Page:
The following is a timeline of women's colleges in the United States. These are institutions of higher education in the United States whose student population comprises exclusively, or almost exclusively, women. They are often liberal arts colleges. There are approximately 35 active women's colleges in the U.S. as of 2021.

<span class="mw-page-title-main">Women's colleges in the Southern United States</span>

Women's colleges in the Southern United States refers to undergraduate, bachelor's degree–granting institutions, often liberal arts colleges, whose student populations consist exclusively or almost exclusively of women, located in the Southern United States. Many started first as girls' seminaries or academies. Salem College is the oldest female educational institution in the South and Wesleyan College is the first that was established specifically as a college for women, closely followed by Judson College in 1838. Some schools, such as Salem College, offer coeducational courses at the graduate level.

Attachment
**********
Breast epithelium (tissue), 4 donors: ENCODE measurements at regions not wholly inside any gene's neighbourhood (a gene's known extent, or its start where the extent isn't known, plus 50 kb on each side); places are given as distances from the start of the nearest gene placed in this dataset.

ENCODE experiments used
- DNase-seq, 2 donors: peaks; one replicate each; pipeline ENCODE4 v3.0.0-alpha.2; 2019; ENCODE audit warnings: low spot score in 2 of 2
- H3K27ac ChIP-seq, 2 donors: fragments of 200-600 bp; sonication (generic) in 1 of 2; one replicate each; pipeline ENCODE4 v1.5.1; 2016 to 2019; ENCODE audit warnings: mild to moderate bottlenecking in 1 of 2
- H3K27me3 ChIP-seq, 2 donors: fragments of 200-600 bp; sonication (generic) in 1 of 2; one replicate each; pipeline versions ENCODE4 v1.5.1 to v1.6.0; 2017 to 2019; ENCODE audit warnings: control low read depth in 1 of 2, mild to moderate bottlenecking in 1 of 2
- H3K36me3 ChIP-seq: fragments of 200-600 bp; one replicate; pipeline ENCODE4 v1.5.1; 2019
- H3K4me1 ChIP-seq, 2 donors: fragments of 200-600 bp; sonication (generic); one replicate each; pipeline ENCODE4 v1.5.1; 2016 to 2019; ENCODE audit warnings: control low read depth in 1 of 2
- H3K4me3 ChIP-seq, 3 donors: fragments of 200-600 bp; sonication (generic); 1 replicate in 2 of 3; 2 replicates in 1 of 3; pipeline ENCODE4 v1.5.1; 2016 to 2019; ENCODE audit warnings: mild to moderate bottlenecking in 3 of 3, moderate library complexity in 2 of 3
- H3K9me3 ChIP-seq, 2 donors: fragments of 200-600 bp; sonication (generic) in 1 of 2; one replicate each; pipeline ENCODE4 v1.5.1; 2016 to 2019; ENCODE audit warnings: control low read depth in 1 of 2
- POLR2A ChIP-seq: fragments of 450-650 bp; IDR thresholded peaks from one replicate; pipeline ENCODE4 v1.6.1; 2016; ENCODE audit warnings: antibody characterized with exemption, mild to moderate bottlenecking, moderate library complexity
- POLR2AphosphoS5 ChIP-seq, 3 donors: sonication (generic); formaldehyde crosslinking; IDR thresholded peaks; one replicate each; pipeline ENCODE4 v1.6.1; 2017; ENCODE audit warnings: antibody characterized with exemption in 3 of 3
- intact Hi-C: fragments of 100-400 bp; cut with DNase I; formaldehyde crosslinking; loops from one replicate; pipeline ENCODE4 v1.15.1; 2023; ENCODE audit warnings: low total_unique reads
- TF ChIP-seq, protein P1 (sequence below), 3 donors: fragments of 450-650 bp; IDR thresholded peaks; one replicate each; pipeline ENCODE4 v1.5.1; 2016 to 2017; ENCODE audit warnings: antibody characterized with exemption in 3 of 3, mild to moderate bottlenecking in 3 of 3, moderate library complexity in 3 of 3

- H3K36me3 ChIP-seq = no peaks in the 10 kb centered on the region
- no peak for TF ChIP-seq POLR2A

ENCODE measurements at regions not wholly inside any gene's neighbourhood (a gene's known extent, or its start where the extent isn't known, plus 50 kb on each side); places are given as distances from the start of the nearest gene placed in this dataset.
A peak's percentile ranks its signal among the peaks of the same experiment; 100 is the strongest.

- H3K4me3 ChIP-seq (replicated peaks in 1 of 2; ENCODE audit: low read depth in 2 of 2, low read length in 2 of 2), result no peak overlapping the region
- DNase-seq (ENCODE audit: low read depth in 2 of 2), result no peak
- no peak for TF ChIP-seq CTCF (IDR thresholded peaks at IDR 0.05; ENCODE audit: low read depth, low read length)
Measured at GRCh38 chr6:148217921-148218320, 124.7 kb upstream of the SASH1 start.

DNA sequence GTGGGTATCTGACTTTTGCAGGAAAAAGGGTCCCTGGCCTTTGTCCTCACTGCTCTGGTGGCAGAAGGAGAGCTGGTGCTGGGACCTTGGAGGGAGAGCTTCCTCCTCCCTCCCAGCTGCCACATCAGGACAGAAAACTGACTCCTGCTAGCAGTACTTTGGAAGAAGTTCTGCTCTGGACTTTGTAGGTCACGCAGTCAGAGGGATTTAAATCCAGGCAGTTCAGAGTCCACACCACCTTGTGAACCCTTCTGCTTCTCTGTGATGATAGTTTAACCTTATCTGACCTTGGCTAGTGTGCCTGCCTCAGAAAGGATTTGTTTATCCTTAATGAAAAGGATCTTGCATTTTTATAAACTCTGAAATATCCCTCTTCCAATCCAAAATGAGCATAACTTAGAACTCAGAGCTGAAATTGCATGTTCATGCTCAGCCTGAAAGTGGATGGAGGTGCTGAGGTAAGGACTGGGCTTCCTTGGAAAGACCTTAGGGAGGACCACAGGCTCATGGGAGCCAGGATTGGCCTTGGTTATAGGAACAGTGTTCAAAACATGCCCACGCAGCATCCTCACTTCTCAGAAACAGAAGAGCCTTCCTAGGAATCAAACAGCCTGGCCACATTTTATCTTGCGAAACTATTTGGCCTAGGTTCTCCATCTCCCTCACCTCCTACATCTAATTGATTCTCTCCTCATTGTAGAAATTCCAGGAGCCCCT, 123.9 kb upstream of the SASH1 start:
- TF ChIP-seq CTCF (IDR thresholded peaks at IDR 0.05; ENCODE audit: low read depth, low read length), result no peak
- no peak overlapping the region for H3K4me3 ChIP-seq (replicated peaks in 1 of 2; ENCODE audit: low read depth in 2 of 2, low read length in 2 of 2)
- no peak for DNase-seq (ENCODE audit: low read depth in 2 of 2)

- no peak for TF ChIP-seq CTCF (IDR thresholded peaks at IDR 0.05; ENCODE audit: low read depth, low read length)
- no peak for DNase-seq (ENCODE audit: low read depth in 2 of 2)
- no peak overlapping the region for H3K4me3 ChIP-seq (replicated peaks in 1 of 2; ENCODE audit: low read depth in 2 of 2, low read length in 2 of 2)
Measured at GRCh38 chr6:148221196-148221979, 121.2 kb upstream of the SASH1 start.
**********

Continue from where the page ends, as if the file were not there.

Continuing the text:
<span class="mw-page-title-main">Northern Gulf Institute</span>

The Northern Gulf Institute (NGI) is a National Oceanic and Atmospheric Administration (NOAA) Cooperative Institute started in October 2006. It is one of 20 NOAA Cooperative Institutes (CIs). The NGI is a partnership of six academic institutions and NOAA. The collaboration led by Mississippi State University (MSU), includes the University of Southern Mississippi (USM), Louisiana State University (LSU), Florida State University (FSU), the University of Alabama in Huntsville, and the Dauphin Island Sea Lab (DISL). The NGI defines the Northern Gulf of Mexico region as the upland, watershed, coastal zone, and coastal ocean areas from the Sabine River in Louisiana east to the Suwannee River in Florida.